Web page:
100 years ago today, Mahatma Gandhi organized a day of prayer and fasting in response to the massacre of hundreds of defenseless Indian protesters by the British. Three days earlier, civilians had assembled for a peaceful protest in the Jallianwalla Bagh public garden to condemn the arrest and deportation of two national leaders. Walled on all sides, a British general entered the garden with his troops and fired on the crowd for ten minutes using 1,650 rounds of ammunition, killing at least 300 and injuring many more. The brutality stunned the nation—and eventually the House of Commons, as well, which voted to censure the general and force him to retire. The tragedy caused many moderate Indians to abandon their loyalty to the British and become nationalists. It fueled the Non-cooperation Movement of 1920–22, directed by Gandhi, involving hundreds of thousands of Indians in non-violent protest and support of local goods and services. (1919)
MORE Good News on this Date:
- Charlie Chaplin was born in London, the first moviemaker to take complete control over his films, as the actor, writer, and director (1889)
- Boston Arena, the oldest existing indoor ice hockey arena still used for the sport in the 21st century, now called Matthews Arena and considered a spectator’s dream venue, opened for the first time (1910)
- Walter Cronkite first anchored the CBS Evening News broadcast; later he became “the most trusted man in America”, turning public opinion against U.S. aggression in Viet Nam (1962)
- Bob Dylan debuted his song “Blowin’ in the Wind” on stage at Gerde’s Folk City in New York, and added a third middle verse later (1962)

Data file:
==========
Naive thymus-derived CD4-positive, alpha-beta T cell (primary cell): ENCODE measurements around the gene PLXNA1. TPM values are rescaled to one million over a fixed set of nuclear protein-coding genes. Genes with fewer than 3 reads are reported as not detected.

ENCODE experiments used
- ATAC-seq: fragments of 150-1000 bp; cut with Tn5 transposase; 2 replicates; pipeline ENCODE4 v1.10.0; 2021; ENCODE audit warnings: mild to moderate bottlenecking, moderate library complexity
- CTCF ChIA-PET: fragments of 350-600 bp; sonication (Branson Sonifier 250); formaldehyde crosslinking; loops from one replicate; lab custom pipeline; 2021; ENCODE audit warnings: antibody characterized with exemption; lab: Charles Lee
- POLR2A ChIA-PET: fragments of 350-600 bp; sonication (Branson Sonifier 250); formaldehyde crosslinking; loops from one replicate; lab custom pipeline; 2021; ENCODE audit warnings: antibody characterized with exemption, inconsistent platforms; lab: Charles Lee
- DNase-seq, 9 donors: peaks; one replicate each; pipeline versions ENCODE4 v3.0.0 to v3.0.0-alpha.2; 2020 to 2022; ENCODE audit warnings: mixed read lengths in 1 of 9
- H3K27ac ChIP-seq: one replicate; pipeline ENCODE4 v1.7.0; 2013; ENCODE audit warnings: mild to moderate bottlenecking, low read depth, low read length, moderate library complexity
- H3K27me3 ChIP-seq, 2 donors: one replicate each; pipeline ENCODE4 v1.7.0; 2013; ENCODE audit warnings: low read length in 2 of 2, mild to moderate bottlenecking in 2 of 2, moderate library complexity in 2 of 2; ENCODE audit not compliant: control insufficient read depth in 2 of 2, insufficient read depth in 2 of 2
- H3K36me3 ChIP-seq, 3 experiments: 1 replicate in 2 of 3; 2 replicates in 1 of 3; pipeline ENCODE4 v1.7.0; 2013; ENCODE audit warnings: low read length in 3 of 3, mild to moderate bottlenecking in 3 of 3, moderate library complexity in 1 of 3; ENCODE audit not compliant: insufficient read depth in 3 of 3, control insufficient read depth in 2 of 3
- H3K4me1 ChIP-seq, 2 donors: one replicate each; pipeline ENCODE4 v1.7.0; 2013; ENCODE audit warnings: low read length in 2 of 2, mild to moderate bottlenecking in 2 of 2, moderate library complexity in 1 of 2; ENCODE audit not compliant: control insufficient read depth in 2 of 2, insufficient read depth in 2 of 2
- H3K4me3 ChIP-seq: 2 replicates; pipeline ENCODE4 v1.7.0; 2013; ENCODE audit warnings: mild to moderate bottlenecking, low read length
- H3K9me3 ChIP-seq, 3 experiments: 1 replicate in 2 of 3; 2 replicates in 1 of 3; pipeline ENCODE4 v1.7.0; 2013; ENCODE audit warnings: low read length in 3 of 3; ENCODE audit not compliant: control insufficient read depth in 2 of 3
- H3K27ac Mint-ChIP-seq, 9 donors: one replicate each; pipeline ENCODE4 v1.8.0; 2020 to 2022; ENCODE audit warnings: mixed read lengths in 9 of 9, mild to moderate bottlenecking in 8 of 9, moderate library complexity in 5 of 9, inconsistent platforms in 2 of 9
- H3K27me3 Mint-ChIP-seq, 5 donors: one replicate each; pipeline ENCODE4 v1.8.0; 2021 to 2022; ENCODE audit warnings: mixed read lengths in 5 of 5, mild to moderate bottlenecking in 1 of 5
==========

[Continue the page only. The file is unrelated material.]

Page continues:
- Dr. Martin Luther King, Jr. penned his famous Letter from the Birmingham Jail while incarcerated in Alabama for protesting against segregation., saying, “injustice anywhere is a threat to justice everywhere” (1963)
- The Rolling Stones released their debut album, The Rolling Stones, it was issued in the US as England’s Newest Hit Makers (1964)
- The National Zoo received two giant pandas, Ling-Ling (female) and Hsing-Hsing (male), a gift from China two months after President Richard Nixon’s historic visit to that country (1972)
- The Treaty of Accession is signed in Athens admitting 10 new member states to the European Union (2003)
- A Russian billionaire, Elena Baturina, said to be richest woman, invested $100 million in BeOpenFuture.com, a creative think-tank devoted to improving the world (2012)
And, Bob Feller’s record is safe for another year… In the last 79 years of Major League Baseball, no one has broken this pitcher’s record of throwing the only opening day no-hitter in the history of the game.
After that day in 1940, he went on to accomplish a pitching triple crown for the Cleveland Indians that year, leading the American League in ERA (2.61), wins (27) and strikeouts (261) – the latter two led the entire majors. During his career, he threw two more no-hitters and 12 one-hitters. Feller was ranked 36th on the Sporting News list of the 100 Greatest Baseball Players of all time. Of Feller’s death in 2010 at the age of 92, Mike Hegan, Indians broadcaster and son of former Feller teammate Jim Hegan, stated, “The Indians of the 40s and 50s were the face of the city of Cleveland, and Bob Feller was the face of the Indians.” Interrupted only by four years of military service in World War II, Feller played for the team for 18 years and remained loyal to the city for seven decades.